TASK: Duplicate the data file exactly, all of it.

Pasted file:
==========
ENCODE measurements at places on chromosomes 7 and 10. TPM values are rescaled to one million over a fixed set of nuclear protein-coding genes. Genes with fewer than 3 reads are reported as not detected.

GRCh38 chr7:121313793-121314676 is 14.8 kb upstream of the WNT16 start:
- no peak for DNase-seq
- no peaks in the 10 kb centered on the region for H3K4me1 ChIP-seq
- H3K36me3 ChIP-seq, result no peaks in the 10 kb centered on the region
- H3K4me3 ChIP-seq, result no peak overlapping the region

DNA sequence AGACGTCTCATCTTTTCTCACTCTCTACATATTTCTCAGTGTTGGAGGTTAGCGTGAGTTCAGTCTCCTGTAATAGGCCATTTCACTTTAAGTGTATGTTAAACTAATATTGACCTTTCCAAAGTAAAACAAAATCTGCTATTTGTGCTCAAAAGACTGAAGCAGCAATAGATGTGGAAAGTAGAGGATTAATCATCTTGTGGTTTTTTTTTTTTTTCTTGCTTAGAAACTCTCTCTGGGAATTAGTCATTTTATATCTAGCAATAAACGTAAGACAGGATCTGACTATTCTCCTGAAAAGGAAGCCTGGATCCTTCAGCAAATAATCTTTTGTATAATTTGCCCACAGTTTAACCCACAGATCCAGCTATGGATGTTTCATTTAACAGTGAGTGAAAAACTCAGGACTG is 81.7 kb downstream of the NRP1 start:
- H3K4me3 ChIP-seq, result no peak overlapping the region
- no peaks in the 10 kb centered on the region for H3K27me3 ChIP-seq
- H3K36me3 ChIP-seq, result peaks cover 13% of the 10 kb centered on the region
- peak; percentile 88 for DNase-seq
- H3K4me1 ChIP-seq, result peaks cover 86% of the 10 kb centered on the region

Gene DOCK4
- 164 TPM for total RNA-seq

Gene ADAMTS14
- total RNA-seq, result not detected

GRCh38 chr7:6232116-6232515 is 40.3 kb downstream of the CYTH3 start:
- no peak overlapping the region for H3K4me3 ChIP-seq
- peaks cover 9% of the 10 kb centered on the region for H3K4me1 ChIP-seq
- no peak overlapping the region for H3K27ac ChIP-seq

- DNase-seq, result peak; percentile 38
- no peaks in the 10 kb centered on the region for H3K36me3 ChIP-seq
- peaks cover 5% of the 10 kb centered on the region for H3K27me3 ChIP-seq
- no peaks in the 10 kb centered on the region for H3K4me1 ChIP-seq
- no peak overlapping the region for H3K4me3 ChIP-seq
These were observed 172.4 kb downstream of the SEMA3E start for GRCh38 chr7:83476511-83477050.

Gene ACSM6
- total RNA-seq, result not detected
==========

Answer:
ENCODE measurements at places on chromosomes 7 and 10. TPM values are rescaled to one million over a fixed set of nuclear protein-coding genes. Genes with fewer than 3 reads are reported as not detected.

GRCh38 chr7:121313793-121314676 is 14.8 kb upstream of the WNT16 start:
- no peak for DNase-seq
- no peaks in the 10 kb centered on the region for H3K4me1 ChIP-seq
- H3K36me3 ChIP-seq, result no peaks in the 10 kb centered on the region
- H3K4me3 ChIP-seq, result no peak overlapping the region

DNA sequence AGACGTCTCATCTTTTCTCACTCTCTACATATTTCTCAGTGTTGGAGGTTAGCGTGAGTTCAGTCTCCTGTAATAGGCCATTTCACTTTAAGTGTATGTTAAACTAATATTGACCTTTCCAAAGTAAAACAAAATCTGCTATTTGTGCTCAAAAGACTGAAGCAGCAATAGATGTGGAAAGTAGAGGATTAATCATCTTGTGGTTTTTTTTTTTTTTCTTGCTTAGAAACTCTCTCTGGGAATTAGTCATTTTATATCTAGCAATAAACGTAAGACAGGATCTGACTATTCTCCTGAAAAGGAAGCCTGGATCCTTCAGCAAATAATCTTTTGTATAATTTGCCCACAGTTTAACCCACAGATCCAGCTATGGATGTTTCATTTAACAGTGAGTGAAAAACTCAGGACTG is 81.7 kb downstream of the NRP1 start:
- H3K4me3 ChIP-seq, result no peak overlapping the region
- no peaks in the 10 kb centered on the region for H3K27me3 ChIP-seq
- H3K36me3 ChIP-seq, result peaks cover 13% of the 10 kb centered on the region
- peak; percentile 88 for DNase-seq
- H3K4me1 ChIP-seq, result peaks cover 86% of the 10 kb centered on the region

Gene DOCK4
- 164 TPM for total RNA-seq

Gene ADAMTS14
- total RNA-seq, result not detected

GRCh38 chr7:6232116-6232515 is 40.3 kb downstream of the CYTH3 start:
- no peak overlapping the region for H3K4me3 ChIP-seq
- peaks cover 9% of the 10 kb centered on the region for H3K4me1 ChIP-seq
- no peak overlapping the region for H3K27ac ChIP-seq

- DNase-seq, result peak; percentile 38
- no peaks in the 10 kb centered on the region for H3K36me3 ChIP-seq
- peaks cover 5% of the 10 kb centered on the region for H3K27me3 ChIP-seq
- no peaks in the 10 kb centered on the region for H3K4me1 ChIP-seq
- no peak overlapping the region for H3K4me3 ChIP-seq
These were observed 172.4 kb downstream of the SEMA3E start for GRCh38 chr7:83476511-83477050.

Gene ACSM6
- total RNA-seq, result not detected